You’ve got homemade pasta questions and we’ve got answers!
As we’ve taught our virtual cooking classes, one thing has become abundantly clear: you all love making pasta as much as we do.
But, as you’ve tried your hand at making homemade pasta, you have come up with questions and asked for tips. Enter this homemade pasta making guide. It’s filled with tips for making pasta from scratch as well as a handful of pasta dough recipes and the pasta sauces to pair them with.
When we lead our group trips to Italy, we do a lot of hands-on cooking classes. By far, the pasta workshop is always the most popular and we understand: it’s a chance to make homemade fresh pasta in the motherland. But you don’t have to be in Italy to make great pasta — you just need to keep a few things in mind.
A Few Things To Know About Italian Pasta
Before you jump into the recipes, here is some pasta background:
Northern Versus Southern Pasta
Across Italy there are countless types of pasta ranging from sheets to noodles to handmade and, of course, extruded shapes made by machines.
Generally, you’ll find more eggs in pastas in Northern Italy and fewer to no eggs in pastas from the south. To know which are the most well-known pastas from each region of Italy, check out our map above.
All Pastas Are Not Created Equal
Every region of Italy has a pasta it’s known for from Lombardy’s casoncelli and Tuscany’s gnudi to Umbria’s pici or Sicily’s busiate and pretty much each one has a sauce it traditionally gets served with.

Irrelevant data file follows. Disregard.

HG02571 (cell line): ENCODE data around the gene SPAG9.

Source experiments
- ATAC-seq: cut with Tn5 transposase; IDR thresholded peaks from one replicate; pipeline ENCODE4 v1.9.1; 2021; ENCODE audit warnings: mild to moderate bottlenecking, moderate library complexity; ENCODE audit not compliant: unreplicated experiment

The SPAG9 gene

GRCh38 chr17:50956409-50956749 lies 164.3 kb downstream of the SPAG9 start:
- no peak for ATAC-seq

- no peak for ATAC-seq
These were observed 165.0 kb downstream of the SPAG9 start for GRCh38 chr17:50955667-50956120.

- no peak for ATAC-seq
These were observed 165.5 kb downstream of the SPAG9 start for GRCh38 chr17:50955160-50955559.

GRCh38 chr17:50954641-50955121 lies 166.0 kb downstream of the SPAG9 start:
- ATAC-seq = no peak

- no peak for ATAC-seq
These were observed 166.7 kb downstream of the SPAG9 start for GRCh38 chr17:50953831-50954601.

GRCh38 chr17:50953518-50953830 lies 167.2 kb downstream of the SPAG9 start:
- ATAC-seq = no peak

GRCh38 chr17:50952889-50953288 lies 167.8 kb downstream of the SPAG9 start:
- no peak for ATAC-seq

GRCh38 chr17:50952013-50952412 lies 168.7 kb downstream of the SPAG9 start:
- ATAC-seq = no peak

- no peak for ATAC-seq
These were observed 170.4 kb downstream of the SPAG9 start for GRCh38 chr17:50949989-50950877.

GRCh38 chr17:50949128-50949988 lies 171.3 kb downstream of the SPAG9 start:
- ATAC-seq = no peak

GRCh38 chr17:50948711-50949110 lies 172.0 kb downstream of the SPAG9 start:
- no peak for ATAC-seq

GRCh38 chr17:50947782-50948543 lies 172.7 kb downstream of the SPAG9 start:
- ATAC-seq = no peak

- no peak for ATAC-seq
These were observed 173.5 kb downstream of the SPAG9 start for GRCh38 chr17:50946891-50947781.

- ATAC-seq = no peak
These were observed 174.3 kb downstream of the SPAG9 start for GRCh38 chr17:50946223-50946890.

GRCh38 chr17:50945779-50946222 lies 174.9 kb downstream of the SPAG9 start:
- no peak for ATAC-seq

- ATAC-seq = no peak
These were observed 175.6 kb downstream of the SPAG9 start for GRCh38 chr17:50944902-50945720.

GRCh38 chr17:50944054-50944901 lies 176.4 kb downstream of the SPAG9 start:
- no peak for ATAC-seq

You don’t have to memorize them all. And, heck, you don’t have to pair the sauces and pastas as they do in Italy (though we encourage you to try it at least once). However, when you travel to Italy, it’s helpful to know the regional specialities so you know what to seek out.
Different Pasta Shapes For Different Sauces
The different pasta shapes are good at absorbing different types of sauce with shorter pastas (penne or cavatelli) “grabbing” onto sauce more than longer noodles. Also, pasta with ridges (think rigatoni) grab sauce better than smooth pasta.
Homemade Italian Pasta Recipe Ingredients
Before you dive into making pasta from scratch, you’ll need the best ingredients. We’ve gone over the classic Italian pantry ingredients you’ll want for delicious Italian food. But, if you’re making homemade pasta, here’s what you’ll want to make sure you have on hand:
The highest standard (and most regulated term) around olive oil is “extra virgin” — an indicator that the oil is free of defects and hasn’t been treated with chemicals or heat.
You can read all about how to purchase olive oil and the best way to store it here. Due to the flavor and quality, we use extra virgin in all our Italian recipes including for making homemade pasta dough.
A coarsely ground wheat flour that is high in gluten, semolina is used a lot in Italian cooking — especially in pizza, pasta, and breads. Across Italy you’ll find homemade pasta recipes with all semolina, a mix of semolina and “00” flour, or a mixture of the two. We like to mix the two for our basic homemade pasta recipe as the semolina flour helps the pasta hold its shape and cook up to al dente texture.